If you’re an libertarian, you’ve been stuck with the formidable task of staring down the barrel of an argument about gun control.
The second that you lean on the Constitution, you get smacked in the face by a barrage of statistics and emotional pleas, perhaps some #BlackLivesMatter case studies and, of course, the popular assortment of mass shootings and multiple situations of toddlers toying with firearms.
One of the many instances of a national tragedy that you’ll be forced to defend in conversation is the untimely passing of those gunned down in the Columbine High School massacre of 1999. In 2002, renowned anti-capitalist Michael Moore cashed in on the shattered public consciousness of a nation in mourning by releasing his critically acclaimed documentary Bowling for Columbine. Although it’s filled with cogent points regarding how music or video games don’t drive a person to run out and kill, the film still has enough pot-holes to the rational mind for the loss of immersion. Moore works well to establish a shaky narrative using cartoon hyperbole, which largely consists of evil white people buying guns to “protect themselves” from innocent black citizens.
Despite Moore’s repeated comparisons to other countries, he neglects that America is uniquely different in the way it’s oriented within the world sphere when contrasted to, for example, Australia. Where Australia is bordered off by waters, making an fluent gun trade difficult, America is not.
Should America ban firearms for everyone, they are easily smuggled in across the border, and can enter the public sphere and eventually fall into the hands of criminals. Should America ban firearms for citizens but not police, the result will be a continuous abuse of police authority, unjust killings and a sect of the world unable to overthrow forces in case of fascism (think of the Wounded Knee Massacre).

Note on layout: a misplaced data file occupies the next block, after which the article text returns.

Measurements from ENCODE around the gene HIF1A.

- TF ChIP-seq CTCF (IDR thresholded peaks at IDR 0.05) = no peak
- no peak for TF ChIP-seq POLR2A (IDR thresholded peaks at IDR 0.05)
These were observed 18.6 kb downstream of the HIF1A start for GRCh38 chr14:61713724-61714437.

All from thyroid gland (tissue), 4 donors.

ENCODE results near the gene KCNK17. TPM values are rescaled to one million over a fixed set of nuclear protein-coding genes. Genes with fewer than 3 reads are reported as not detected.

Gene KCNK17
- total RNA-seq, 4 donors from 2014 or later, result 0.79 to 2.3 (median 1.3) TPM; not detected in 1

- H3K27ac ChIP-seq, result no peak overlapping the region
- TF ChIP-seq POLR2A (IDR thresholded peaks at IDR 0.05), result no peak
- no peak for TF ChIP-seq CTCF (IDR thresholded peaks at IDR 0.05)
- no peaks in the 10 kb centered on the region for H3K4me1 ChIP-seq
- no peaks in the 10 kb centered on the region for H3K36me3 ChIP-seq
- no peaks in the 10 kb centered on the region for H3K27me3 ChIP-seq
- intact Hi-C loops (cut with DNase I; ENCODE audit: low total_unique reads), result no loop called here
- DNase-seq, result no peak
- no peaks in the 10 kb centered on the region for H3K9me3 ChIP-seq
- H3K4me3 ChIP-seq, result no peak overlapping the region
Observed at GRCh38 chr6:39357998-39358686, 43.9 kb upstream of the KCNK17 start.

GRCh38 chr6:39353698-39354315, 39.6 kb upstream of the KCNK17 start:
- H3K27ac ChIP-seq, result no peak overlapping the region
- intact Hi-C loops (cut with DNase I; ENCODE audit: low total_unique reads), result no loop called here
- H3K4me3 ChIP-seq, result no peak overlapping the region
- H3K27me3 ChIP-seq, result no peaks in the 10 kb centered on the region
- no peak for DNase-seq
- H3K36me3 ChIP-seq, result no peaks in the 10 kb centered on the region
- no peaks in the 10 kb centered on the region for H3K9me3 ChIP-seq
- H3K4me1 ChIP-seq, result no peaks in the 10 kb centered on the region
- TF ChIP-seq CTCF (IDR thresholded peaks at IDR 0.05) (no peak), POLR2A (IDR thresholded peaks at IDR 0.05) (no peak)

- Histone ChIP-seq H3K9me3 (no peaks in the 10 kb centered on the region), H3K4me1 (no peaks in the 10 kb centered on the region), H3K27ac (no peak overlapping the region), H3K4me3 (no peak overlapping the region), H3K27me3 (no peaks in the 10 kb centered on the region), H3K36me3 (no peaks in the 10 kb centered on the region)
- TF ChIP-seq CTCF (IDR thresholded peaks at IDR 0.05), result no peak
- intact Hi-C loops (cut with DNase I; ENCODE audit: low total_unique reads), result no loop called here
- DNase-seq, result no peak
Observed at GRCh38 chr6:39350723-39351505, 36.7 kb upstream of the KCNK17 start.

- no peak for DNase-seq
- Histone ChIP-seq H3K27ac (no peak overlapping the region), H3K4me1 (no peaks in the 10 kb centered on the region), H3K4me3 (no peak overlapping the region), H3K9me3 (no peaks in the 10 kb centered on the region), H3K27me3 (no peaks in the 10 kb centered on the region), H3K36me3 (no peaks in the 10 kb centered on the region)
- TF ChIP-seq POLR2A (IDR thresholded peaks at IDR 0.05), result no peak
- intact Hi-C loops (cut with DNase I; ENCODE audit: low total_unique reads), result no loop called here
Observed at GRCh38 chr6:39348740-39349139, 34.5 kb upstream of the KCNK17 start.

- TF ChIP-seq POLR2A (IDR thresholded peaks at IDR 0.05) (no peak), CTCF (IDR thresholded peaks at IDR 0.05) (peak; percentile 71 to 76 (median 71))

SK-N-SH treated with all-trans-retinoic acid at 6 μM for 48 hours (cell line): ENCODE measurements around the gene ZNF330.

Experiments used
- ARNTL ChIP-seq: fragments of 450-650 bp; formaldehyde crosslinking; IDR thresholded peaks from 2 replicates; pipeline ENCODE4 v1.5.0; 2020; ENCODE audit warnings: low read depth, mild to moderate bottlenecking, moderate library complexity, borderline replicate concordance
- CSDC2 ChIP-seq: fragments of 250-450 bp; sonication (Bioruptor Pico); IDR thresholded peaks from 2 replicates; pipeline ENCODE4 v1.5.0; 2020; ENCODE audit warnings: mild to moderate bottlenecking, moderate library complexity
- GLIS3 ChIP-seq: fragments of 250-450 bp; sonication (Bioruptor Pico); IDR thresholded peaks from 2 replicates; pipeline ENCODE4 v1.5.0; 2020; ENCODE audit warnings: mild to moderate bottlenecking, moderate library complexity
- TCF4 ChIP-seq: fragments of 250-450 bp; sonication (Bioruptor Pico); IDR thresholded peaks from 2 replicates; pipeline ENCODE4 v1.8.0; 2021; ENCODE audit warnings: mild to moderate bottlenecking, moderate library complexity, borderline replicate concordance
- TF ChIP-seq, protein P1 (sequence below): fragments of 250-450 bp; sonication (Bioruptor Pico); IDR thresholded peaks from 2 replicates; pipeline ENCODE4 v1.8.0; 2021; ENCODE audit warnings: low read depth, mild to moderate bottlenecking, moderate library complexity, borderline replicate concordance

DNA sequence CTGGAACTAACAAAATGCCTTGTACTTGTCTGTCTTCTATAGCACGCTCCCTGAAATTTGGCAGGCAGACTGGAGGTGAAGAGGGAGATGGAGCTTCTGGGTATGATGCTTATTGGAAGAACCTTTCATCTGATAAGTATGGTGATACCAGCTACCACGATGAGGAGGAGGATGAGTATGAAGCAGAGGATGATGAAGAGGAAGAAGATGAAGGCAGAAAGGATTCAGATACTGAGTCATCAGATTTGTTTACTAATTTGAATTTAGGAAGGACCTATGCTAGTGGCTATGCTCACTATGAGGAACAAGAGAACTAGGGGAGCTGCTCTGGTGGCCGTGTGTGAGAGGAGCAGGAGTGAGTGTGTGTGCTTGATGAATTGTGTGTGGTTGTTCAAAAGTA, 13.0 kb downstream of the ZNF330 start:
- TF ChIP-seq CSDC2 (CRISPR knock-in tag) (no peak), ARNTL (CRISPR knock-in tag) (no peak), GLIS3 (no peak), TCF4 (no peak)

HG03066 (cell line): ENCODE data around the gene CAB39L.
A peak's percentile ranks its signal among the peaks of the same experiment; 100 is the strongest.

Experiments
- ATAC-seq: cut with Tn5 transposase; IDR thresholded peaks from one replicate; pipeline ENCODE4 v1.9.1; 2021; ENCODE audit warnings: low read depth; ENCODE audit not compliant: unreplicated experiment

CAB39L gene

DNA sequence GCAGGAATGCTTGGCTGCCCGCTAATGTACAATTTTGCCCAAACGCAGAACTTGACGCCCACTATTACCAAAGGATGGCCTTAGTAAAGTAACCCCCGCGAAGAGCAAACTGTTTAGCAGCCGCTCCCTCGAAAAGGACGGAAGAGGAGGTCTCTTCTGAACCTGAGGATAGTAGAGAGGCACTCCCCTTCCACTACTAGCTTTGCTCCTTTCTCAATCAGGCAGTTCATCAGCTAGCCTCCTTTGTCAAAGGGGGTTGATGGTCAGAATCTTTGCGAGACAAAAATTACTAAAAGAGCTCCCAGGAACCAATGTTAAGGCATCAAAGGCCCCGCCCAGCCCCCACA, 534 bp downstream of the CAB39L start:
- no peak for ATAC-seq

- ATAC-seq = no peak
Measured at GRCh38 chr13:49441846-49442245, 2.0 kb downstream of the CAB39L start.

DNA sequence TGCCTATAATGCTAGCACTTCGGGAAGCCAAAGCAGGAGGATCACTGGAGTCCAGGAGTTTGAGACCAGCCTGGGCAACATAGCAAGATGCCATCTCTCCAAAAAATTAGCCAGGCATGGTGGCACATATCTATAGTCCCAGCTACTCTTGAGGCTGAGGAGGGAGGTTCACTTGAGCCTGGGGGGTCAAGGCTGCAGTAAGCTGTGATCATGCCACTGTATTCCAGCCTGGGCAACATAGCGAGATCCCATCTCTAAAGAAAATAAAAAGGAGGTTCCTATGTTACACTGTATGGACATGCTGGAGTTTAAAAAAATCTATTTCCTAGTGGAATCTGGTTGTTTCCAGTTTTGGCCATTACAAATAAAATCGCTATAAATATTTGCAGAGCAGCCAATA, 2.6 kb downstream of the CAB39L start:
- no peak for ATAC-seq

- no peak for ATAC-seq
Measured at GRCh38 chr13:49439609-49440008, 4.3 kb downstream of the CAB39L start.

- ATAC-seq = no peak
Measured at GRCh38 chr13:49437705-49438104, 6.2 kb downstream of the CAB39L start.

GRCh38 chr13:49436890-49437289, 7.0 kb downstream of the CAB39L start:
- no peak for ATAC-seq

When Moore makes comparisons to other countries (most of which are highly different culturally), he makes a faulty attempt at isolating a problem to gun laws and legislation alone. Moore places emphasis on Australia’s lack of gun violence since the ban, although he conveniently leaves out this graph. Among innumerable graphs is a clear display of lessening gun violence (relative to population growth) which existed long before the gun ban was implemented. The Port Arthur Massacre in Australia, which led to the gun bans established by the Liberal Party in 1996, was the central turning point in the overt war on violence.
The ultimate failure of Moore’s central arguments against gun violence are statistical declines themselves, which draw upon the logic that correlation is equal to causation to justify an anti-gun position. The same argument could instead be posed for the pervasive secularism in Australian society which, as detailed in this graph here, shows an upward incline in the millions of non-religious Australians. Pair this data with a strong immigration policy which does discriminate against a notoriously ‘peaceful’ religion and you can just as easily form a conclusion that the deterioration of religion within Australia is just as responsible for the lack of gun violence as banning the guns themselves.
This argument all comes down to the fundamental debate of “Who toasts toast?” Does the person toast the toast or does the toaster toast the toast (try saying that ten times fast)?
The rationalist will, indeed, see each part as a component, with the toaster facilitating the toasting and the human toasting the aforementioned toast as the motivation for the act. What one must consider is whether or not the motivation outweighs the act – can one justify murder? If one can justify murder, does the tool used to carry out the act become excused from its guilt?
The overwhelming argument regarding this is those for gun rights putting an emphasis on a motivation, mens rea, and those against gun rights, putting an emphasis on the act, actus rea. My personal gripe with this is that some crimes only need a guilty act to be proven (speeding, intoxication, etc.) whereas others need to have the motivation and intent proven before they can be prosecuted to the full extent of the law (murder, drug smuggling, etc.). Given that murder requires both the mens rea and the actus rea to be proven, it is important that American citizens put as much emphasis on motivations for gun violence as they do for what facilitated it.
The answer is not to ban firearms, the answer is to open societal dialogue to ascertain what drove a person to pull the trigger.
This post was written by David McManus.
The views expressed here belong to the author and do not necessarily reflect our views and opinions.